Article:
6 Tips for Thriving in Job Interviews


“Am I now trying to win the approval of human beings, or of God? Or am I trying to please people? If I were still trying to please people, I would not be a servant of Christ.” Galatians 1:10

Have you ever gotten extremely nervous before and or during a job interview?  Have you ever gotten so  nervous that you felt like you were not even yourself? Have you ever lied about who you are in an interview in order to get a job you now hate? Have you ever felt like a total loser after having an interview in which you realized you were totally inept for the position? Well, if you’ve had any of these feelings, you’re not alone. I’ve had a lot of job interviews, and I’ve had a lot of horrible experiences. At first I thought it was the interviewer’s fault that I hated interviews so much, but one day I realized that it wasn’t their fault that I dreaded interviews so much. It was mine. It was what I was doing and my mindset that was the problem. I realized that I could change, and so I did, and now, I actually enjoy job interviews. What did I change?  Really it can be summed up in one main thing which I’ll expound on a bit with five interrelated tips. What’s the main thing you can do to start enjoying your job interviews and to start getting job offers for positions that you may actually enjoy? It’s this: Stop trying to get the job. That’s right. Stop trying to get the job. That is my first tip and the tip that supersedes all other tips.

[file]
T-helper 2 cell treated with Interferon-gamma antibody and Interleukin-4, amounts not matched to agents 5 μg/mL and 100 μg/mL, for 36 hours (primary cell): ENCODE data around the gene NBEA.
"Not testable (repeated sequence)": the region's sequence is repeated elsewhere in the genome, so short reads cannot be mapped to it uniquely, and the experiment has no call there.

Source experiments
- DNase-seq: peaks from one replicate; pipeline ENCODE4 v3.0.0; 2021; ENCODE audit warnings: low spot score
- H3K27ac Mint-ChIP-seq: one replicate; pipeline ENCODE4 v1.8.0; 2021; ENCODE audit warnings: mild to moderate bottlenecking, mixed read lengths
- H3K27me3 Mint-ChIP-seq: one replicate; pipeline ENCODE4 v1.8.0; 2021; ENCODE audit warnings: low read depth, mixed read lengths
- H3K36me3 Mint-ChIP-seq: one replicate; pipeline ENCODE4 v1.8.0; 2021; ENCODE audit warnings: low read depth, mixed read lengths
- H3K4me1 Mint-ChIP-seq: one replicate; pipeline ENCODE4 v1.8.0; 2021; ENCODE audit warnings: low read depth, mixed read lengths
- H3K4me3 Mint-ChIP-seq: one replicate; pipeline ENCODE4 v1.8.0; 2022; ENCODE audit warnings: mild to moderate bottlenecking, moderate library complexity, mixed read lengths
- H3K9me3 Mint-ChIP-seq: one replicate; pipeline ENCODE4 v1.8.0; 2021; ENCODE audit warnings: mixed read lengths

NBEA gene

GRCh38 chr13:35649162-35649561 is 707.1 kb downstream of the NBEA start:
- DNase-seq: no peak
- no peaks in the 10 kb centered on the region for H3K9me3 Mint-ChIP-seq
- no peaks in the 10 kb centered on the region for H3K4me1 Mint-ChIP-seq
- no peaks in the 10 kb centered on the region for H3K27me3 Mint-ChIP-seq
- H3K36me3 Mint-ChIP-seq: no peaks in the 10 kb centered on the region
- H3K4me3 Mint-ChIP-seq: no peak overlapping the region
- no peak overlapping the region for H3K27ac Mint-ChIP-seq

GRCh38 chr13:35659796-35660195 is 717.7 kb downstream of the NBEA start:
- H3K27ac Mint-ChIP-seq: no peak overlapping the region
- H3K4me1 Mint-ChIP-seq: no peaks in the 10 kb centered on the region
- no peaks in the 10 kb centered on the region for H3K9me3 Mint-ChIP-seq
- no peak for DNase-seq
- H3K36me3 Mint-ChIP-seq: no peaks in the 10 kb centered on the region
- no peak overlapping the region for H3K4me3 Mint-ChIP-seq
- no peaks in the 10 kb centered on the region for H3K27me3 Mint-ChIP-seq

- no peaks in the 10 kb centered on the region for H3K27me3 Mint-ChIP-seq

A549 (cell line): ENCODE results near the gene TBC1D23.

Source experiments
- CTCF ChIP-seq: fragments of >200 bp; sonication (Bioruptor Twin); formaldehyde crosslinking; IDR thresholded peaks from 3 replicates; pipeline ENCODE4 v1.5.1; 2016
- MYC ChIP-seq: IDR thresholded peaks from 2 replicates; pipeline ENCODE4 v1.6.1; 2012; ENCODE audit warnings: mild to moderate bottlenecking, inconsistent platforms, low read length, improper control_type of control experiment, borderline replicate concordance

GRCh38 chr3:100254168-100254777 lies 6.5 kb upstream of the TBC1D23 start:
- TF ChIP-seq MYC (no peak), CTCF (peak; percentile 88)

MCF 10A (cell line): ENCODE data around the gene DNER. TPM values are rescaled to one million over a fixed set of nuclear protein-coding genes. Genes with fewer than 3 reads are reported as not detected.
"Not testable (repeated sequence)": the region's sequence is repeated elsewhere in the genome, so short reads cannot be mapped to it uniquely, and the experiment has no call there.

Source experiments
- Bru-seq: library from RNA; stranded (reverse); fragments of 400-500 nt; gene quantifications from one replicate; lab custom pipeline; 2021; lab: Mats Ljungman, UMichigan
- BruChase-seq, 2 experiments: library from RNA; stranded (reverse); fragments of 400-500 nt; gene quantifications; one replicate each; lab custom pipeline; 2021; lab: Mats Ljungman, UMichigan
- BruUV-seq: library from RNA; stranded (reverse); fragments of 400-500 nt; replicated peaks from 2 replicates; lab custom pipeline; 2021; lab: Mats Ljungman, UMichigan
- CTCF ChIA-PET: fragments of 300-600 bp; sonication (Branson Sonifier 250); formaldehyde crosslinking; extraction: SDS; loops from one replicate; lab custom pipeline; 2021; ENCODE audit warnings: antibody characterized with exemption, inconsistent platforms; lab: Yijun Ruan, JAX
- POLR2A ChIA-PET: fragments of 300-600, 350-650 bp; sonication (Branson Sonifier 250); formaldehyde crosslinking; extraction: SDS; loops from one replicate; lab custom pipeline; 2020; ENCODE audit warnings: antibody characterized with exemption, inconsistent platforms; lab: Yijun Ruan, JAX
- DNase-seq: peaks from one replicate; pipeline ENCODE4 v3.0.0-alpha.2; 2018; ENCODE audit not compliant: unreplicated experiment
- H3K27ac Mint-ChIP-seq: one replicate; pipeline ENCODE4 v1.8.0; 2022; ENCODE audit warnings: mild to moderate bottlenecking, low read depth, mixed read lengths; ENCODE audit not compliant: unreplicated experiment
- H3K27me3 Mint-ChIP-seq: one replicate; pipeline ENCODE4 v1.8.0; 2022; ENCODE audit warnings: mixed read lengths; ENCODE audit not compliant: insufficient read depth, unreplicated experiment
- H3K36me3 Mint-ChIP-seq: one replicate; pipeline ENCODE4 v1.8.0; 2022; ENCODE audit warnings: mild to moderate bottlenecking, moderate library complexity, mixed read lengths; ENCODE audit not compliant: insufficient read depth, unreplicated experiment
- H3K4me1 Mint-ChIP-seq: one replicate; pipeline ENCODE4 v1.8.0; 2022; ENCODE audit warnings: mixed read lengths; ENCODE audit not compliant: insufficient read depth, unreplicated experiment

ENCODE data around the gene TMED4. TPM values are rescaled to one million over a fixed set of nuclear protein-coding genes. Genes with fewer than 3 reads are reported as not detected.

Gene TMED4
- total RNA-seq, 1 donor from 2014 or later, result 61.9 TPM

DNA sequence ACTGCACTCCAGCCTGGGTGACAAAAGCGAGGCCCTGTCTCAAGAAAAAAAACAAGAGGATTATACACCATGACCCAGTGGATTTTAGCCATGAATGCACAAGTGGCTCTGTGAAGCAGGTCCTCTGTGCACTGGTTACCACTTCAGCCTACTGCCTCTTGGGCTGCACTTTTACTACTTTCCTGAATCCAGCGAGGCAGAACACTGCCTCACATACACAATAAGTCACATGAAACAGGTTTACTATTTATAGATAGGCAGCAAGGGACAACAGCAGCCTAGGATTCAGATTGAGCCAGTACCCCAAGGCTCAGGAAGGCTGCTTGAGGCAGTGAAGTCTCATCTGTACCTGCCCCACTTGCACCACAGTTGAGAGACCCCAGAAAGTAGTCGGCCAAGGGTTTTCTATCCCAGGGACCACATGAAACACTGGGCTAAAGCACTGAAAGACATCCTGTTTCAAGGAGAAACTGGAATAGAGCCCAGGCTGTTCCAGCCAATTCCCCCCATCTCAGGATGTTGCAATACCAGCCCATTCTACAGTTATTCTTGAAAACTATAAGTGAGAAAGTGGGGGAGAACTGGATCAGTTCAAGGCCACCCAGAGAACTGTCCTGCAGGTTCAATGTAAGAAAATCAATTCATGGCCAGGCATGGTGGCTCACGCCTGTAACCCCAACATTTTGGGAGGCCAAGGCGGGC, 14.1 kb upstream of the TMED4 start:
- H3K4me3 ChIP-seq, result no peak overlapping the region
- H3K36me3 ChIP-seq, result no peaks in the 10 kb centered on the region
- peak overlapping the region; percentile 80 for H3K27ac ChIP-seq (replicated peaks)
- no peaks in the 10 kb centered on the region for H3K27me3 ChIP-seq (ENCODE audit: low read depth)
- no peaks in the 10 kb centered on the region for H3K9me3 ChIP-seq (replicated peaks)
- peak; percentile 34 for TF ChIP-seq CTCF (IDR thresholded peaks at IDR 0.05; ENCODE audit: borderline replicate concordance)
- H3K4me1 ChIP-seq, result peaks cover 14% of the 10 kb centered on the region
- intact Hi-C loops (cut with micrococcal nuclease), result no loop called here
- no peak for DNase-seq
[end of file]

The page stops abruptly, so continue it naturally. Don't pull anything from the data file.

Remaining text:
1. Don’t Try to Get The Job-

As I’ve already told you, I’ve had a lot of uncomfortable interviews in the past in which I was filled with anxiety, and interviews in which I’ve lied about myself and or sold myself short, but recently, things have changed. I’ve had several interviews lately, and they have all gone beautifully, and not only have they gone beautifully, I also found myself enjoying the interviews immensely. What’s made the difference?

Well, I’ve stopped trying to get jobs. I used to pray for God to help me get a job or some other silly prayer like that, but I’ve changed my prayer instead to, “Lord, just help me to be completely honest in this interview. Help the interviewer and myself to determine whether this is the right fit for me.” That’s the attitude you want to have in an interview. Consider it a meeting where you are on equal ground with the employer. You are offering them a service. You will see if you think they will be a good fit for you, and they are trying to see if you are a good fit for them. Both of these are good things, and the outcome doesn’t need to try to be controlled. You should be happy at the end of the meeting to find out you are not a good fit for them. That just saves you a lot of time you could have wasted working at a company that was not right for you.

  1. Let Your Potential Employer Know Who You Really Are-